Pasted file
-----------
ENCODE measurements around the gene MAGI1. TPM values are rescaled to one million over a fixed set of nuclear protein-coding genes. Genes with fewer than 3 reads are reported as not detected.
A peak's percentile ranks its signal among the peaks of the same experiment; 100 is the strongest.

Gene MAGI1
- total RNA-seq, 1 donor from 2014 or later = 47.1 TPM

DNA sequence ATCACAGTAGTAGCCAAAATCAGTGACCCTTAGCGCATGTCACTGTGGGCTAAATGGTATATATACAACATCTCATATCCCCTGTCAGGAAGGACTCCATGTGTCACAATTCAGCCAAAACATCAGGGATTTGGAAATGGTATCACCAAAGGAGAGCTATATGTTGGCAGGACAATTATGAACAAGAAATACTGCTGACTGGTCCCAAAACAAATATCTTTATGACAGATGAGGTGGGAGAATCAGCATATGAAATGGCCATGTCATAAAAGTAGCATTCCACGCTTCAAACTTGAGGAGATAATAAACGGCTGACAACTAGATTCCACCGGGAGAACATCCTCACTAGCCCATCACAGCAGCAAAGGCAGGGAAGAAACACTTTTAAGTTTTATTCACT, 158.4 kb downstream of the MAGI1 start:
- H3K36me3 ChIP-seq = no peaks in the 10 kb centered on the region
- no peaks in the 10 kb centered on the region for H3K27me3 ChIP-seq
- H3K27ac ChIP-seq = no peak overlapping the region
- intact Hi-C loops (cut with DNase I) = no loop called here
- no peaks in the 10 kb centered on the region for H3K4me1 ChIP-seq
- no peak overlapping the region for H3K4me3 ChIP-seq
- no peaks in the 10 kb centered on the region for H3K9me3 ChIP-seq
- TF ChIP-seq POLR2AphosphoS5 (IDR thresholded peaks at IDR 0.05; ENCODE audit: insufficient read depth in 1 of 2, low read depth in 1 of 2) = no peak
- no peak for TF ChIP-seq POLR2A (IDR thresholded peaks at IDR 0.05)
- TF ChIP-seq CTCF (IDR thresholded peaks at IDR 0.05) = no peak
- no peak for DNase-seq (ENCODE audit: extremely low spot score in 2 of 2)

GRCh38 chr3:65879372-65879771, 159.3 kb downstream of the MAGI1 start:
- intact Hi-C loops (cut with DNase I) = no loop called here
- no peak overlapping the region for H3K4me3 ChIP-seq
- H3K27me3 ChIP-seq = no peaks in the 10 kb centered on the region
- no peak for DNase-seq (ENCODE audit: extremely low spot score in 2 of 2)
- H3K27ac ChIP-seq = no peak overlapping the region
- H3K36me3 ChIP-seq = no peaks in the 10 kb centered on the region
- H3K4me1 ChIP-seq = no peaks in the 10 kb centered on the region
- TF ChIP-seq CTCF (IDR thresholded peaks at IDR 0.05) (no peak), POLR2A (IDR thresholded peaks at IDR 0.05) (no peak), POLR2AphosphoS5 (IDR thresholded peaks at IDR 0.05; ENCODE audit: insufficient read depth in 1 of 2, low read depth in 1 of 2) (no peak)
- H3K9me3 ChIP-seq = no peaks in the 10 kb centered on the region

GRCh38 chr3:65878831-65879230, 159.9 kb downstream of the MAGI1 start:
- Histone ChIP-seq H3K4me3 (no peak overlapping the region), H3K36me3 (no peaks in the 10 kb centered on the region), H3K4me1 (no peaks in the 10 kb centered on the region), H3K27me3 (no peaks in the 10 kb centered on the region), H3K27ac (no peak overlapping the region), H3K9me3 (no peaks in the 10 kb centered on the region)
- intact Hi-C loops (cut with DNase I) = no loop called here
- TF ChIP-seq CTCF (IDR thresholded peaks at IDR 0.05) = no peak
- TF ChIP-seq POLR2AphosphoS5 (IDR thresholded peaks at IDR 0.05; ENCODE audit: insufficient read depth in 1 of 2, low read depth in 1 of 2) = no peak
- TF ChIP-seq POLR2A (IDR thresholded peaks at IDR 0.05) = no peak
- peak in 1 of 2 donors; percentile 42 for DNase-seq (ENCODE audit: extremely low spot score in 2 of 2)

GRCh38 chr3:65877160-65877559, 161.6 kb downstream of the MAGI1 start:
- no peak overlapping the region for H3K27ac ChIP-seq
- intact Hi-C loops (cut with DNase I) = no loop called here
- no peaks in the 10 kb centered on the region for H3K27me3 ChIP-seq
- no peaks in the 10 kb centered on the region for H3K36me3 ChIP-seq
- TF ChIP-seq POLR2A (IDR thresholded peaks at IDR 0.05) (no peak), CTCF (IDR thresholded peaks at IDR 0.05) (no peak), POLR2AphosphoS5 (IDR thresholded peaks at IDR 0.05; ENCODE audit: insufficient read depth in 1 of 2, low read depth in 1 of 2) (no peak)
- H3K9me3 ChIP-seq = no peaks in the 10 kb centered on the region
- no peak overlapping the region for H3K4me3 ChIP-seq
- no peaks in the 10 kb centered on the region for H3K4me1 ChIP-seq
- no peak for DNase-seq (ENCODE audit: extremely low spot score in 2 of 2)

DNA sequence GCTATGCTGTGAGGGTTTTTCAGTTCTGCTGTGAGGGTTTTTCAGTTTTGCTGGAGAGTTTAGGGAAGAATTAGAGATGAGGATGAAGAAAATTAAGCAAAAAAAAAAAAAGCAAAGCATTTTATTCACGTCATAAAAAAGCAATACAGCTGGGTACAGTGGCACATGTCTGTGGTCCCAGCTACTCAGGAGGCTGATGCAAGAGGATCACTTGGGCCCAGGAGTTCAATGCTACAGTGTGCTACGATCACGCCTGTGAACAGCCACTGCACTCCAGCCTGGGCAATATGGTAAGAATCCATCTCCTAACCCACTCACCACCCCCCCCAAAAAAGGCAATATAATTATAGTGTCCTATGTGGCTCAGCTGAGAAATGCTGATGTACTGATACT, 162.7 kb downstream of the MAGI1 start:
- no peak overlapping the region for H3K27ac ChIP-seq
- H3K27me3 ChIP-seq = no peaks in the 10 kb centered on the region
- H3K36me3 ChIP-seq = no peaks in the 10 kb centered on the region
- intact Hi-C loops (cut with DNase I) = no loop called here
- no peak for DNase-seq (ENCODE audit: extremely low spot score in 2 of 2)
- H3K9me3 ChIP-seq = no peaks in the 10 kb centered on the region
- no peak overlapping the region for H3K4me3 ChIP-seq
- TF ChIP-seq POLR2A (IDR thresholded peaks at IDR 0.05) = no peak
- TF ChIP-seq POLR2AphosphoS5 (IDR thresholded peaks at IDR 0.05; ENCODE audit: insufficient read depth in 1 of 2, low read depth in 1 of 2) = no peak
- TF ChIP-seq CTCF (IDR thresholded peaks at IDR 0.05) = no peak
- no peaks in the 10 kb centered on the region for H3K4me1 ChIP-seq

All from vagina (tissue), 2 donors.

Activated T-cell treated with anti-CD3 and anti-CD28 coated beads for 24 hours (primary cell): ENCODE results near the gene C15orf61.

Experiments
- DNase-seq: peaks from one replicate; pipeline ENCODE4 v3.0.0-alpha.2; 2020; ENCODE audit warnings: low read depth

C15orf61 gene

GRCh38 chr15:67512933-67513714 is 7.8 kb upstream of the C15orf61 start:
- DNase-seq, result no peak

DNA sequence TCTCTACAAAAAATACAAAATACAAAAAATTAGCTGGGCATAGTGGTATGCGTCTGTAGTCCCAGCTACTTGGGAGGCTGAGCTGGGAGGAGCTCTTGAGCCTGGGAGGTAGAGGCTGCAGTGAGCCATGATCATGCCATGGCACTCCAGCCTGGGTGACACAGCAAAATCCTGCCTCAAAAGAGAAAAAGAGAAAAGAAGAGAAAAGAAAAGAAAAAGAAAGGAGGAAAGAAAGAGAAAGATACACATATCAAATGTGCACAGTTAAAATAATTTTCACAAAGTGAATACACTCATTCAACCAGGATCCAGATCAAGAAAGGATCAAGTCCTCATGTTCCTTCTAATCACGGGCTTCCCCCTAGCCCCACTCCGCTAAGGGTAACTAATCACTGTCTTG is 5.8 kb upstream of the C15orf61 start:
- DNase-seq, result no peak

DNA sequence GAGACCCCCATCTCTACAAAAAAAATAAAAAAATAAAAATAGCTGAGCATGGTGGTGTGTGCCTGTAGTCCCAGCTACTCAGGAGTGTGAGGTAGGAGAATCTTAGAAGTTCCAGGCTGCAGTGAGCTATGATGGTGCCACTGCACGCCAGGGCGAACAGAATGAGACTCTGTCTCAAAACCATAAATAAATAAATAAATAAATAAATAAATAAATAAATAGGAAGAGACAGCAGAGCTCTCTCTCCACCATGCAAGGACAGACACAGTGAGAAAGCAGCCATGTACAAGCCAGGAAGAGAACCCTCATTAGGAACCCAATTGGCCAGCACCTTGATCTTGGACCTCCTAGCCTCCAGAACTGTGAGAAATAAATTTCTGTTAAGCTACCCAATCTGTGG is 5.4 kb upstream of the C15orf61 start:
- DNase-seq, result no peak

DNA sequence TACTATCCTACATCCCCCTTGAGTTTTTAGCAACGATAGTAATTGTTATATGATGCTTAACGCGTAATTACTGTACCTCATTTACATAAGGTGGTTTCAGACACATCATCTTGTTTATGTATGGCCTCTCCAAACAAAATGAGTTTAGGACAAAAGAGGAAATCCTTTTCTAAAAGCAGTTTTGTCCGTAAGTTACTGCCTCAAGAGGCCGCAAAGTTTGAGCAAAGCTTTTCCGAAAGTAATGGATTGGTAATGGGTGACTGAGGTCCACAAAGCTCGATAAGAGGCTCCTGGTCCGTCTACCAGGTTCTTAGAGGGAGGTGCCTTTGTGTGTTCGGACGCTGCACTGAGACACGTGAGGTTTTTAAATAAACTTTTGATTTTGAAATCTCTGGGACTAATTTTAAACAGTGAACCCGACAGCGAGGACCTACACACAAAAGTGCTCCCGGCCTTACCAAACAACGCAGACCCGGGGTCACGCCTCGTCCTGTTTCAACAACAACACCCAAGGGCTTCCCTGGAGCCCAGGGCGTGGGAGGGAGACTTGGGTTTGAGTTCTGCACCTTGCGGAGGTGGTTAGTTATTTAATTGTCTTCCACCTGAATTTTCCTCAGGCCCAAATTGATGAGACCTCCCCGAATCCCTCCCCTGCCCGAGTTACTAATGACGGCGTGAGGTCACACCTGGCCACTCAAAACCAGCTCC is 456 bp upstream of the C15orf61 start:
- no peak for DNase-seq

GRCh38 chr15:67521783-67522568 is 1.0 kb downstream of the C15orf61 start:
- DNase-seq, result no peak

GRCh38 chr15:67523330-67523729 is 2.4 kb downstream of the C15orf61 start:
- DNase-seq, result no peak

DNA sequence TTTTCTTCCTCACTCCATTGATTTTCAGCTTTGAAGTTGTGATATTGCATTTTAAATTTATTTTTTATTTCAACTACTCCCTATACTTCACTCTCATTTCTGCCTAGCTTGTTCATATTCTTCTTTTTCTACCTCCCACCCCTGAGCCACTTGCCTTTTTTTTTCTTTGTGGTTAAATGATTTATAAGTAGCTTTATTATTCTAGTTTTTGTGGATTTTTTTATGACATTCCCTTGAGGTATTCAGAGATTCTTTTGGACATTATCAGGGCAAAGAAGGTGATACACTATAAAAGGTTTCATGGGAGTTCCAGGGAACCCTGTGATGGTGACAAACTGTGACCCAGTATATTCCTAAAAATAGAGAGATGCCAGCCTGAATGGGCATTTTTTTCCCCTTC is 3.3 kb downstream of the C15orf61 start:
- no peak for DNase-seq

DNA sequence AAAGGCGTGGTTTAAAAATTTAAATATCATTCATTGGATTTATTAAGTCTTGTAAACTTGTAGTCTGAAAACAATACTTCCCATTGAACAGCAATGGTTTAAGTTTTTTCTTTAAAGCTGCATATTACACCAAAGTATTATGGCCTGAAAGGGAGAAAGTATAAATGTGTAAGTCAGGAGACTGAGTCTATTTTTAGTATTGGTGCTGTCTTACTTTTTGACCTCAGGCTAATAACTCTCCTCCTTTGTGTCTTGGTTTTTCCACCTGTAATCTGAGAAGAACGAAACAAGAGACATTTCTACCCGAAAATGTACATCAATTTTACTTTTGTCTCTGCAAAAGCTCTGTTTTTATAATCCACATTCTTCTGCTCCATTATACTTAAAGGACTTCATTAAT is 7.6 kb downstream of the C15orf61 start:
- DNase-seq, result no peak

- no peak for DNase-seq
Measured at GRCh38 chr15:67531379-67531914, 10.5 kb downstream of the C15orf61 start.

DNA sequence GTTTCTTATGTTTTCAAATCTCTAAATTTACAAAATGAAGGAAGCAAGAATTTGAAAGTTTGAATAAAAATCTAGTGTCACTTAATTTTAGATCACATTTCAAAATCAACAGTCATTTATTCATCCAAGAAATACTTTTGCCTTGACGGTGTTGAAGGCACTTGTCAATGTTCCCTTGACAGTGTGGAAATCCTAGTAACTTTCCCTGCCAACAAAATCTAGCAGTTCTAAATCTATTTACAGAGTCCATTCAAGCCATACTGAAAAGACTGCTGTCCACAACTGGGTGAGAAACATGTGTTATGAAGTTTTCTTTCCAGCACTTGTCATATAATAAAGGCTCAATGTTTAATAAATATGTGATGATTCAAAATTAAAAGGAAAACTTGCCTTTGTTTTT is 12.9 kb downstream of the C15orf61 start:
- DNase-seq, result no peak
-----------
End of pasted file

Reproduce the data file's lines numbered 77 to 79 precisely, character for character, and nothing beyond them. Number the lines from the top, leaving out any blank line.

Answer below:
- no peak for DNase-seq
Measured at GRCh38 chr15:67531379-67531914, 10.5 kb downstream of the C15orf61 start.

DNA sequence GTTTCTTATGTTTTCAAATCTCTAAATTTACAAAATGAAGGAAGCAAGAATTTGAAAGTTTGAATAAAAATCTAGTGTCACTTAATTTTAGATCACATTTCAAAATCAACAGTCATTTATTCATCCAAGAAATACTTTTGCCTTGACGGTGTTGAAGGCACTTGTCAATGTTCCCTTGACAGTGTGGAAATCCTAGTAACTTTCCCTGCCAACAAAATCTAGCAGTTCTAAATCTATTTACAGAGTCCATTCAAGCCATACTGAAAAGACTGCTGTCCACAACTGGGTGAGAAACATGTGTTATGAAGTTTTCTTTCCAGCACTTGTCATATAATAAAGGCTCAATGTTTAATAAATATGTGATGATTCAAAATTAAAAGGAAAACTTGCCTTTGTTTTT is 12.9 kb downstream of the C15orf61 start: